From the other side - "It is better to keep your mouth closed and let people think you are a fool than to open it and remove all doubt". Mark Twian said that
posted by growabrain at 9:28 PM on October 4, 2006

IMHO, it is absurd to believe one's intelligence accurately can be judged in the unrealistic interview scenario. The more cunning the interviewer in her attempts to stump or make uncomfortable the interviewee, the less accurate the interviewer's assumptions about the interviewee's intelligence are likely to be. The interviewer is not the one trying to display her intelligence - and those who do end up hiring some half-wit whose subjective responses to the particular questions posed on that particular day happened to satisfy her. You can understand a lot more about a person by merely observing her during casual conversation. If she has the personal achievements to back up her confident demeanor, why does the interviewer feel the need to spend countless time developing questions with the objective of stumping an intelligent person on the spot?
posted by orangeshoe at 9:32 PM on October 4, 2006

Spend time really listening to them, and make your judgement later. You'll totally miss out if you try to judge them when you're doing the interview. As others have said, speed is not necessarily intelligence, it just passes for it upon first glance. Coming from a small Southern town, I have to emphasize this point.

By far, the biggest way someone will fool you into thinking they're smart is by using big words. You can always tell, though, because eventually they'll use one where it just doesn't fit. Don't get me wrong; I've been known to pepper my speech with words like orthogonal and moiety, but...

jessamyn: "There is a sort of social intelligence that involves being attenuated to the person you are talking to..."

Making jokes and not having to spell out the punch line to your listeners is another sign.
posted by Mr. Gunn at 9:35 PM on October 4, 2006

booksandlibretti: I've known people who wouldn't finish sentences when they knew I knew what they were talking about, and they didn't need to further explain. But that's not the kind of person I'm talking about.

The people I'm talking about are this kind I run into all the time on the nearby college campus who talk like those plastic groan tubes: "Eoh, like, eoh moy gaahhhwd. Eoh can yew hold awn for uh second? Yah uh [reaches out to me] do yew wark heyer? [ignoring the name tag I'm wearing]" It's like their lips are just flapping as they talk, so a lot of their words come out sounding hinged somehow. And they usually don't understand how loud they are, or how their speech sounds to other people. They don't look where they're going as they yak into their cell phones. And you usually can't have a conversation with these people—they don't seem to be attuned to how conversations work. They're the people who, when you talk to them on AIM, don't actually bother to write words, but rather write some kludge of, "ok ill c u latr 0,- oh wait did u heer aaabout ..." It's like they can't be bothered to move their fingers well enough to type the words.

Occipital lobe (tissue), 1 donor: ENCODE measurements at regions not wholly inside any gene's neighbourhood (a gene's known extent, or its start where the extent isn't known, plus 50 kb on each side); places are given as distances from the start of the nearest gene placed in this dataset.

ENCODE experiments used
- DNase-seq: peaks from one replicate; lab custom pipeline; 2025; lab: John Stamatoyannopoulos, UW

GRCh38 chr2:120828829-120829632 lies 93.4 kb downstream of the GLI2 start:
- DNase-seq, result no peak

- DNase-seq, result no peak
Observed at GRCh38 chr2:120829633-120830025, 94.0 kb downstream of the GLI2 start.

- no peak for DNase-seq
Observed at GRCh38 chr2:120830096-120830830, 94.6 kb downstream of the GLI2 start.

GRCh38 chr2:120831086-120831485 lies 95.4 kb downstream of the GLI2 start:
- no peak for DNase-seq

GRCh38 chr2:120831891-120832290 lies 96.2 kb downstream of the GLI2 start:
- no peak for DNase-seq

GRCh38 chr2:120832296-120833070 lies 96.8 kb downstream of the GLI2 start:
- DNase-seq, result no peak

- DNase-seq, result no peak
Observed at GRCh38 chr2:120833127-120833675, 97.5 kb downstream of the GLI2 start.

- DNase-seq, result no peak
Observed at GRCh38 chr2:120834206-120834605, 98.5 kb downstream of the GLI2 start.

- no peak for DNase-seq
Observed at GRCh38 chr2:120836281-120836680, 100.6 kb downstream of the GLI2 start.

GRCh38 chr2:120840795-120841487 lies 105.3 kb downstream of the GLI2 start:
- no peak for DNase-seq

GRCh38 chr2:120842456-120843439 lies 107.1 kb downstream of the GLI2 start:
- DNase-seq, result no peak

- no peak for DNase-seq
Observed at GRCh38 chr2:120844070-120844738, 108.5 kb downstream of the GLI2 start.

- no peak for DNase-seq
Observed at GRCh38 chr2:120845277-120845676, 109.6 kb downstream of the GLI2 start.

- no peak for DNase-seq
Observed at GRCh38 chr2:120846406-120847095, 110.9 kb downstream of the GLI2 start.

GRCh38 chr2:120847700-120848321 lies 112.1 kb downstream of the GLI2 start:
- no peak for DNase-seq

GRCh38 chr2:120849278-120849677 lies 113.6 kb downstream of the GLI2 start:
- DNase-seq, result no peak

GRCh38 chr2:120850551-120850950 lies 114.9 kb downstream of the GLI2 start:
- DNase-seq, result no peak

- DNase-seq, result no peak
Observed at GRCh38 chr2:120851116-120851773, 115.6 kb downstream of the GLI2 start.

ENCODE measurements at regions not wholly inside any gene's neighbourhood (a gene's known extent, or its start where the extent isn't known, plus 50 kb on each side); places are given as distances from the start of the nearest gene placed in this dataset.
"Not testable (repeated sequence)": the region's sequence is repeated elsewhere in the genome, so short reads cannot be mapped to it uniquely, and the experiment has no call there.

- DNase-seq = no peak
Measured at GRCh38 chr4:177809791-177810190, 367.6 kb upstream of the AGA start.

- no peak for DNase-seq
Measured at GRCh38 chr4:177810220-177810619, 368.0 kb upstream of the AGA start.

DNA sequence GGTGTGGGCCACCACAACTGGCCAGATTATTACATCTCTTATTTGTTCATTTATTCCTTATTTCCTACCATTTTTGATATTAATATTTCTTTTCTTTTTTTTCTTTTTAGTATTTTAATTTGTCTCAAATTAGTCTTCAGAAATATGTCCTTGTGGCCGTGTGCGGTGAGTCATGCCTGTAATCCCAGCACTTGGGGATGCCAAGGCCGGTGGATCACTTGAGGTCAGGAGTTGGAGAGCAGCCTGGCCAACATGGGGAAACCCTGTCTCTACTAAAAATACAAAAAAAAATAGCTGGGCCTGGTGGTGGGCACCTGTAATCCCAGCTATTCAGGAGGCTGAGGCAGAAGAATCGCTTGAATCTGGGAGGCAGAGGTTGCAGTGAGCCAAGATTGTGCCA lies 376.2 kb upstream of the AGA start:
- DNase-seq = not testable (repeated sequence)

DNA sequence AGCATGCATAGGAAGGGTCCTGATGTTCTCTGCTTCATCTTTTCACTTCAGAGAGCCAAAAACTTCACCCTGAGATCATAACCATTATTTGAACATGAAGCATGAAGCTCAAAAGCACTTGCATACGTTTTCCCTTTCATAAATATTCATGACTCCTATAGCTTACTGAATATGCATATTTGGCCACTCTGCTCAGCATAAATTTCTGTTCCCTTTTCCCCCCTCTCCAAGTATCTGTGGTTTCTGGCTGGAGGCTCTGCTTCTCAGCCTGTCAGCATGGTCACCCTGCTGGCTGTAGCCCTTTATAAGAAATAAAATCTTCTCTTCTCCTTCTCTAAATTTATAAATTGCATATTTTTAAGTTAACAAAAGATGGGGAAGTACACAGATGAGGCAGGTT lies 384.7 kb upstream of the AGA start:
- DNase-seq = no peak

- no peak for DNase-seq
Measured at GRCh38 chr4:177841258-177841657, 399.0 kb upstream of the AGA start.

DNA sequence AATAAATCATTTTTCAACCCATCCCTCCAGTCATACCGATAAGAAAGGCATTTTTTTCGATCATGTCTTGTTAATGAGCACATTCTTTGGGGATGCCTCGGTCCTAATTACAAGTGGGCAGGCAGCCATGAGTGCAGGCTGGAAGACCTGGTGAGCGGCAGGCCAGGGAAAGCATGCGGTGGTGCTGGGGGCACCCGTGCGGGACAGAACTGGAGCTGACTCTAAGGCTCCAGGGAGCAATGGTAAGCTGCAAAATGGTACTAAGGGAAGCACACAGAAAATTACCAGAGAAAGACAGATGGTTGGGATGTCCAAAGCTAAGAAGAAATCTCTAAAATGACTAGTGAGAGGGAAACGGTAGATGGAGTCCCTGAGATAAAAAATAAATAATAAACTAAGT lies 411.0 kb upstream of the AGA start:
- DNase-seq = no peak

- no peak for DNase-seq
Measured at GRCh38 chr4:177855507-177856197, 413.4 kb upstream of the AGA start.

If I catch a hint of that kind of pervasive carelessness, I assume the person has problems I wouldn't want to deal with in a job situation.
posted by limeonaire at 9:56 PM on October 4, 2006

How do you define "smart"? I was tracked in public schools, and wound up going to a high school that didn't accept any students with IQs below 140. But now that I'm in the so-called "real world," I've been blown away by the number of people who lack in vocabulary or math skills, but have deep understanding of human relations or business operations. Lots of people who never learned history or science have more common sense than 1600 SAT-ers and are better at getting along in life than the geniuses I went to school with.
posted by croutonsupafreak at 10:34 PM on October 4, 2006 [7 favorites]

To paraphrase several previous posters, make sure you speak one of these.

On a related note, your innitial subjective judgements of intelligence (in my opinion) are likely to be as much a product of your (perhaps unconscious) bias as a product of how "smart" the target is.
posted by Bizurke at 11:12 PM on October 4, 2006 [1 favorite]

I'd bet that being tall and attractive makes people's estimates of your IQ jump a standard deviation or so.
posted by callmejay at 2:15 AM on October 5, 2006

I don't think smart == intelligent, necessarily. One could be book smart but street stupid.

This would perfectly sum up an ex-girlfriend of mine.

Very intelligent, MENSA-qualifying IQ and big-time university degree but could never learn to drive. One may argue that one does not really need to be smart to drive, but she's going to have to be standing in the rain waiting for her bus tomorrow and I will be in the shelter of my auto-mo-bile, SO WHO IS THE SMART ONE NOW, DUMMY?

I kid, but you know? Every time I read something about chess masters I always think, "so bright, yet so stupid"
posted by Ogre Lawless at 2:42 AM on October 5, 2006

"I'd bet that being tall and attractive makes people's estimates of your IQ jump a standard deviation or so."
Yes, but in which direction? It may depend on gender. Attractive women can have a much harder time getting people to take their ideas seriously.
posted by mbrubeck at 6:42 AM on October 5, 2006